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problem in anonymous inner classes

 
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Which create an anonymous inner class from within class Bar? (Choose all that apply.)
A. Boo f = new Boo(24) { };
B. Boo f = new Boo() {String s; };
C. Bar f = new Boo(String s) { };
D. Boo f = new Boo.Bar(String s) { };

this is the question from kb6 book page. no 692-693 from inner classes. the correct answer of the above question is B. i would like to know that what if the A option was something like this Boo f = new Boo("24"); or for that matter any we pass any string in the constructor. what would that have meant. anonymous inner class creates subclass of the declared type . that means if we do Boo f = new Boo("24") , it will create a sublcass of Boo and will instantiate it, so that f points to this just in time created object of the anonymous subclass of Boo. but then what happens to the value passed in the constructor. what is the significance of the value passed in the constructor.
 
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gurpeet singh wrote: i would like to know that what if the A option was something like this Boo f = new Boo("24"); or for that matter any we pass any string in the constructor. what would that have meant. anonymous inner class creates subclass of the declared type . that means if we do Boo f = new Boo("24") , it will create a sublcass of Boo and will instantiate it, so that f points to this just in time created object of the anonymous subclass of Boo. but then what happens to the value passed in the constructor. what is the significance of the value passed in the constructor.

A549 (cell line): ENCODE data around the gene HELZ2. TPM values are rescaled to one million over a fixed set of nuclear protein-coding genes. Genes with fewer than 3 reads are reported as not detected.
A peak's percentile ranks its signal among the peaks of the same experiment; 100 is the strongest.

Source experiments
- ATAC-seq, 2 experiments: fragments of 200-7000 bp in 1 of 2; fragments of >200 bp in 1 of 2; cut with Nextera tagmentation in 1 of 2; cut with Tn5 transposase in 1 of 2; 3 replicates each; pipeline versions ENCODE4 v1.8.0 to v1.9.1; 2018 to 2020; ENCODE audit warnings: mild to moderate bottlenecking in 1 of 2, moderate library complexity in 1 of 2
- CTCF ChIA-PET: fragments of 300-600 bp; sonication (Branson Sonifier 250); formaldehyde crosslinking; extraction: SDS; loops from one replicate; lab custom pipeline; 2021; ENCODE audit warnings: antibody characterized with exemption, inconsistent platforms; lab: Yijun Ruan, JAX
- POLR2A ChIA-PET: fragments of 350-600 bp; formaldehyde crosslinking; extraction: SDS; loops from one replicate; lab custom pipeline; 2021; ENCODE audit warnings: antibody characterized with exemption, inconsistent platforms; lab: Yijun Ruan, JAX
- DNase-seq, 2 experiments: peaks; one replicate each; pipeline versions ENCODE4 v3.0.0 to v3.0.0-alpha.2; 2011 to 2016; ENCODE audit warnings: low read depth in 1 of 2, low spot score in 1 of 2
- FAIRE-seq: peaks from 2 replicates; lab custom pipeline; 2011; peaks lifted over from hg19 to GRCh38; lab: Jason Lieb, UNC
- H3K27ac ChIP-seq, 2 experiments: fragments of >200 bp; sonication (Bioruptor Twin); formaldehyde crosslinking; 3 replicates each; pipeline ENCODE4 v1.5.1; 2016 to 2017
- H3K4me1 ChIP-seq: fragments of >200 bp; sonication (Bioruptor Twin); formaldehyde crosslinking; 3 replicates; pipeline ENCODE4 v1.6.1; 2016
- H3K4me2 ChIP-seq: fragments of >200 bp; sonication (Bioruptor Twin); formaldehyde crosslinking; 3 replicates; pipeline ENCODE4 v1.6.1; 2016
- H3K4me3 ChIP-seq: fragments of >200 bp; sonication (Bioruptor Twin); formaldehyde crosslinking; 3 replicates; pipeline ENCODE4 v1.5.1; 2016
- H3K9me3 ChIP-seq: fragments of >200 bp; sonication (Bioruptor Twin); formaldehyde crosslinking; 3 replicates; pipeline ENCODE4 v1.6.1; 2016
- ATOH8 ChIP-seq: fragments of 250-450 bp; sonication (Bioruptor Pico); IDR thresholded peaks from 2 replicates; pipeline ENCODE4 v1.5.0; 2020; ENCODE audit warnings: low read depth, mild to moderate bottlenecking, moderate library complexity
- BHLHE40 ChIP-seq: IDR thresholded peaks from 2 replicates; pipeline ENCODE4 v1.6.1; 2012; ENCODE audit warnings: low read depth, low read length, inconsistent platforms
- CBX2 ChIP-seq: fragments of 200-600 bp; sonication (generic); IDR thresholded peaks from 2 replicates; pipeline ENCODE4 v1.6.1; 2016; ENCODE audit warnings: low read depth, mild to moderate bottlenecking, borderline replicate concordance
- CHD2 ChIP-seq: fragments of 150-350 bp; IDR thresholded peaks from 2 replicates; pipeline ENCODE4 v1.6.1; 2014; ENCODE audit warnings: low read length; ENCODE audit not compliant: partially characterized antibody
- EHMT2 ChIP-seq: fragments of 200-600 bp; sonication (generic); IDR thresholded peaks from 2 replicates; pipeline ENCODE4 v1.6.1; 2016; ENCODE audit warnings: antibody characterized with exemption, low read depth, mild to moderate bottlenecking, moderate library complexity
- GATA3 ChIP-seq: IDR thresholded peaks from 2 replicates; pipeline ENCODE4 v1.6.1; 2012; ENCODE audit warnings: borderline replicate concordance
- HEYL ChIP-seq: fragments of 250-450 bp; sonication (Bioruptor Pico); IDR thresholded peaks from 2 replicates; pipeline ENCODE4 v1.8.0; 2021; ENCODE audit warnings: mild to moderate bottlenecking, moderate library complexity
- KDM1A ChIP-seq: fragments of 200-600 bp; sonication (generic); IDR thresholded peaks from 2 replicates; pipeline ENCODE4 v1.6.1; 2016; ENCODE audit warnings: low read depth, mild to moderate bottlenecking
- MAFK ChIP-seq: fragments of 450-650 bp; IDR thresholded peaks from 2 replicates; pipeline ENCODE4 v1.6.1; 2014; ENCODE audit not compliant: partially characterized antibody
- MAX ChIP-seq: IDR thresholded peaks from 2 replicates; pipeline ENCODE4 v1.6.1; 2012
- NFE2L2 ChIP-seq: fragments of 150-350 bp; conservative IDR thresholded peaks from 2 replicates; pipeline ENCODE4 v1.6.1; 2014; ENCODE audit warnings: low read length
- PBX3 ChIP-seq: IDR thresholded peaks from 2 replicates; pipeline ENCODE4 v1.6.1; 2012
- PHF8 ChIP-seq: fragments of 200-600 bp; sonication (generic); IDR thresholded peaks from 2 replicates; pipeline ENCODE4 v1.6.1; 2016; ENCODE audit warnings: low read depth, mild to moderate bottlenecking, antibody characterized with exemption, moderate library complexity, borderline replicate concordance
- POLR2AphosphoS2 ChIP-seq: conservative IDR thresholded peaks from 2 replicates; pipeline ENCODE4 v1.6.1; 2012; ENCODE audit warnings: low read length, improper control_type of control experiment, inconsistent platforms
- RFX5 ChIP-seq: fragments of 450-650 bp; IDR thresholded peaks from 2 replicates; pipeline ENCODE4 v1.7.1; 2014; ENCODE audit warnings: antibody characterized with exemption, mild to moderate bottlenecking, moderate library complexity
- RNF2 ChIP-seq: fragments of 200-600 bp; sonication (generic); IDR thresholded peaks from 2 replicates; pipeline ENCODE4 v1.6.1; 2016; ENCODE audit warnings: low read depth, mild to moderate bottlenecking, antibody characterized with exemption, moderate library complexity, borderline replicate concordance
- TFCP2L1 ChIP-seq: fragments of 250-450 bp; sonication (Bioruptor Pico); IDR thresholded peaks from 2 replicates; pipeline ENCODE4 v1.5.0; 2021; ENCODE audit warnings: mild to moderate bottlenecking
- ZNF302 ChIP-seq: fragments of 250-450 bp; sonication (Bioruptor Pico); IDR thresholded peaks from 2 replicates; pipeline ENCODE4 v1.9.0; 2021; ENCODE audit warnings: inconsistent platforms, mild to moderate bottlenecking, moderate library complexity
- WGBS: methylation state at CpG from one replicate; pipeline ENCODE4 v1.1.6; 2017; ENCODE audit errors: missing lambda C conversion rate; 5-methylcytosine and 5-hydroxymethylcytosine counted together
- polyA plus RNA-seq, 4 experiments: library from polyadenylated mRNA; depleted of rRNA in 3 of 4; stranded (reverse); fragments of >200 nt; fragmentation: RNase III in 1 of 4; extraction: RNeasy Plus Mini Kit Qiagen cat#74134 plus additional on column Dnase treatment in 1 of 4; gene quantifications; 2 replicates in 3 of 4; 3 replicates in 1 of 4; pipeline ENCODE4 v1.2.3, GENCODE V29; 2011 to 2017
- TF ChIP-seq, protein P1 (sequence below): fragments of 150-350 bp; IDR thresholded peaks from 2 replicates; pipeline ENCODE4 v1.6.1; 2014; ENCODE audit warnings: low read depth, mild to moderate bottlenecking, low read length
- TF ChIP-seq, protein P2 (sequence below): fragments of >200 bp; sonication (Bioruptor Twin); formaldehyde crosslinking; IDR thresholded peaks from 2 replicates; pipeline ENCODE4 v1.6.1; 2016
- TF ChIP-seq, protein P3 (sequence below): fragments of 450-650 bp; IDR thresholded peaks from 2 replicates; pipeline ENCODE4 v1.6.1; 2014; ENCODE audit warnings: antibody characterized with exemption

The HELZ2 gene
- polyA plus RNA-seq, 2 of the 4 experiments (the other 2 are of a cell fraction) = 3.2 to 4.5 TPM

Nothing happens to the String passed in the constructor. Normally, parameters passed in the constructor are stored in instance fields, but in this case, since there is no code in the constructor, the value is not used for anything. This instance of Boo will never know that the String "24" ever existed.
 
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1. The correct answer is B. Boo f = new Boo() {String s; }; Hope it is obvious. If you don't find it, re-look at the syntax of other options carefully.
2.

Boo f = new Boo("24");

requires that the Boo class has a constructor with String parameter type.
3.

but then what happens to the value passed in the constructor.

You find Boo(String s) { } in the Boo class. So variable s stores this string 24, which is a number type. But to use it as a number type, use methods like parseInt().
4.

what is the significance of the value passed in the constructor.


The significance lies in what you do to above point 3. Use it as you wish.

Hope that clarifies.
 
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so that means if in the options it was Boo f = new Boo("24") { }; that would also be counted as correct option ? right ?

secondly i would like to know is that when i declared anonymous boo subclass in zoo method as shown below:



i would like to know how to create constructor of the anonymous class ?
 
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gurpeet singh wrote:so that means if in the options it was Boo f = new Boo("24") { }; that would also be counted as correct option ? right ?